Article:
Building up others while rebuilding lives

Building up others while rebuilding lives

Building up others while rebuilding lives

A Christian humanitarian aid organization continues to minister to the physical and spiritual needs of tornado victims.

Last week's storms raked through the South, including Alabama, Georgia, and Kentucky. In response, Samaritan's Purse has dispatched teams and volunteers. Spokesman Leroy Wentz is in hard-hit Selma, Alabama. After assessing the situation, he says they plan to be there a while.

"We're seeing buildings, homes just totally destroyed, roofs off others, massive trees down all over the place," he reports. And with several power poles and lines down, "parts of the town still don't have power. Parts of town still are not accessible. They're still trying to get streets cleared out."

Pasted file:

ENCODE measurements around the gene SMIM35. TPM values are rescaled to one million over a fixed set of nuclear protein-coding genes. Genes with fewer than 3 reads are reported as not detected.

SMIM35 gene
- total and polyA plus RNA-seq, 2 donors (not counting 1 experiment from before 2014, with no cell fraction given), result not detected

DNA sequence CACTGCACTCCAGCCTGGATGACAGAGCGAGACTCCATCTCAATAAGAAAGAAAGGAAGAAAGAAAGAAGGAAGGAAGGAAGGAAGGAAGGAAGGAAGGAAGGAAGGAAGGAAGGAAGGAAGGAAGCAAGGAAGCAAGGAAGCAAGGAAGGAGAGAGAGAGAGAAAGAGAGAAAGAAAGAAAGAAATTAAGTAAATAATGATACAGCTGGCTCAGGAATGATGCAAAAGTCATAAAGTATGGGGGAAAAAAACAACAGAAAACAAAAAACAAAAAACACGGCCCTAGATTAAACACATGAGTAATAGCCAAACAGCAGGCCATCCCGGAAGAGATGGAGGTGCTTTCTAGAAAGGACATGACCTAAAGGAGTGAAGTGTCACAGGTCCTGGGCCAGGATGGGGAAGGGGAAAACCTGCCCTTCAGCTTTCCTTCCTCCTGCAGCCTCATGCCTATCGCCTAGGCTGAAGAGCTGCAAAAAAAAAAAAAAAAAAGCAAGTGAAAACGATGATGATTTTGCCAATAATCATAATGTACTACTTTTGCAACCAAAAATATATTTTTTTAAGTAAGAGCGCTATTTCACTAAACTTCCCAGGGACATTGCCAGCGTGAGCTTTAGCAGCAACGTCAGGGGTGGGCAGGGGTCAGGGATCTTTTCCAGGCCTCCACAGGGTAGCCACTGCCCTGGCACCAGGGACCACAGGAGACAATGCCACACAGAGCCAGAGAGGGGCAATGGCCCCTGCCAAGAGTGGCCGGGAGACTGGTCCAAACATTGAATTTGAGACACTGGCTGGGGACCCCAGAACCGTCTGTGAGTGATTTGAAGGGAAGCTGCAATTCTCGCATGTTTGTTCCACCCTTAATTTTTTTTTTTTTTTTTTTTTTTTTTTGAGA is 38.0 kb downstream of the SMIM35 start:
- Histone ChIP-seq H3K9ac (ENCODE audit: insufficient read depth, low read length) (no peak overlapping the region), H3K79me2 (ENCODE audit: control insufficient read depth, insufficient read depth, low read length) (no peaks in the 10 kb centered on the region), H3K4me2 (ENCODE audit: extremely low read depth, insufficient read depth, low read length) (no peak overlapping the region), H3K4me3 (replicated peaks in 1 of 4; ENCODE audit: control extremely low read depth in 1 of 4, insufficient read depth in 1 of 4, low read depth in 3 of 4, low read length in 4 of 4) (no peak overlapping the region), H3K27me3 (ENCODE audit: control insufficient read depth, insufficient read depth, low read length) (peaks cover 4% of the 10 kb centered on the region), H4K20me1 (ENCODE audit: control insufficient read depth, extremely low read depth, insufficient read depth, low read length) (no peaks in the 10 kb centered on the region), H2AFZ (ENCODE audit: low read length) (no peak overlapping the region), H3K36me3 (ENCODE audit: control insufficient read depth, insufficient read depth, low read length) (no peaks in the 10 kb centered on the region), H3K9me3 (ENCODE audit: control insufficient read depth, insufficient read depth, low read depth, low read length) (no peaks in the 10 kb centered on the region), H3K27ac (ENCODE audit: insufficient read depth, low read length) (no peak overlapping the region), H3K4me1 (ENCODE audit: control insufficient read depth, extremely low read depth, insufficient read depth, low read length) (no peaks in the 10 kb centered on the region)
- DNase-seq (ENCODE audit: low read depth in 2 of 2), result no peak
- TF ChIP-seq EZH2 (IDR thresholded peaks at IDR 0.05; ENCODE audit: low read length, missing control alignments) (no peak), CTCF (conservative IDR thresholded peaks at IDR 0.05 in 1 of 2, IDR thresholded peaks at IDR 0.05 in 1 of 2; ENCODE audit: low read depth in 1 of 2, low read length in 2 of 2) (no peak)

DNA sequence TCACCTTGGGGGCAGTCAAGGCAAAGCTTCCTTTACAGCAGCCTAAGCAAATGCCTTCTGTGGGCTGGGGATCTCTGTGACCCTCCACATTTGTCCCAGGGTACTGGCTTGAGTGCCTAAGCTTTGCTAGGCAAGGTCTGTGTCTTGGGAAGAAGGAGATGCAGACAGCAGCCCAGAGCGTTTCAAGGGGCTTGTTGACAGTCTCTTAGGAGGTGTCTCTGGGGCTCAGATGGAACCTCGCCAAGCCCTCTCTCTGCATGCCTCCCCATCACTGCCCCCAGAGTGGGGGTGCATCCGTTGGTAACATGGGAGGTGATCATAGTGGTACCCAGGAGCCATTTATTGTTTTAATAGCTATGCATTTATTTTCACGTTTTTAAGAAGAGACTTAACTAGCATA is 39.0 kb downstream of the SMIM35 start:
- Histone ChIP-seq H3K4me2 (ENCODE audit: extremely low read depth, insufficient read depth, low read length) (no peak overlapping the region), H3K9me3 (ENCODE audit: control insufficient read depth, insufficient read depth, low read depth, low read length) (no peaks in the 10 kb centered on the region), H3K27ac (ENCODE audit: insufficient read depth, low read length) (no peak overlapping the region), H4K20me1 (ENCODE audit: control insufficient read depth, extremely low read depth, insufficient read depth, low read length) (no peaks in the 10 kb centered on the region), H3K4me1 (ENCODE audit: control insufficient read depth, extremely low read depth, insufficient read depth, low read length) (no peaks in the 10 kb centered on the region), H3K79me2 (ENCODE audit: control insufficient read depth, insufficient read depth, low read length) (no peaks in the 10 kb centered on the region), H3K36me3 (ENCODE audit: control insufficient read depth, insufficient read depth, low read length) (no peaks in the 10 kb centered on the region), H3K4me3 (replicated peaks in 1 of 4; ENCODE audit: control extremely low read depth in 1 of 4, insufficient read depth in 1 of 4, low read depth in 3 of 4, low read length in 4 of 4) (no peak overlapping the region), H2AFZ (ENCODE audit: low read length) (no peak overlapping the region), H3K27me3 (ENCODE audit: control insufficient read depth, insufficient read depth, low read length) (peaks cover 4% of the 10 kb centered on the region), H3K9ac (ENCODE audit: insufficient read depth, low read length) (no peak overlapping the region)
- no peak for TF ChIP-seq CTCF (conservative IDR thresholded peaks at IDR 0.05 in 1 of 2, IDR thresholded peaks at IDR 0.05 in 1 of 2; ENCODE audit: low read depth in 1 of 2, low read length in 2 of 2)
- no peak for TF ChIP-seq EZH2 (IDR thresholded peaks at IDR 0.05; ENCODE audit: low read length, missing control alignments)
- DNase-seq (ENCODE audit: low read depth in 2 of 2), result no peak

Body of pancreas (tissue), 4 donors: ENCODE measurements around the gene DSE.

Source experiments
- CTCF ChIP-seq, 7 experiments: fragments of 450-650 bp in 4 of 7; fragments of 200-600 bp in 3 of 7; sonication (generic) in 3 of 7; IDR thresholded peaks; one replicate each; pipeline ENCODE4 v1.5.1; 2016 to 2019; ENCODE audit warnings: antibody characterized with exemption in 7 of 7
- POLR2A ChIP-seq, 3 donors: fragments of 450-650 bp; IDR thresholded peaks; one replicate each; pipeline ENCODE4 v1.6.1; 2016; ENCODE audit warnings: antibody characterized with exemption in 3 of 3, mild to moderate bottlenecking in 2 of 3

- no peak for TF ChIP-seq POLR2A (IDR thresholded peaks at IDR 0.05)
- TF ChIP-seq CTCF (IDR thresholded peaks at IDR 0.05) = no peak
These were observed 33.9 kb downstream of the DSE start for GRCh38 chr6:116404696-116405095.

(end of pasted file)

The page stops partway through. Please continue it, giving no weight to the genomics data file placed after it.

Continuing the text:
As for those affected, Wentz says the residents have mixed feelings.

"You have that resilient group that they've been there before, and they're going to tough it out and get through again -- then others that are just overwhelmed and totally in a state of what do I do next, and they're just in shock," he laments. "They've lost everything. They've lost their home, and everything about their normal life has been upended, and they don't know which way to turn."

Recovery efforts are still in the early stages, and Wentz says more volunteers are needed. Samaritan's Purse has counselors on hand encouraging the survivors to turn to Christ and depend on Him. That, he says, is the primary reason they work with disaster victims -- to build them up spiritually as they rebuild their lives.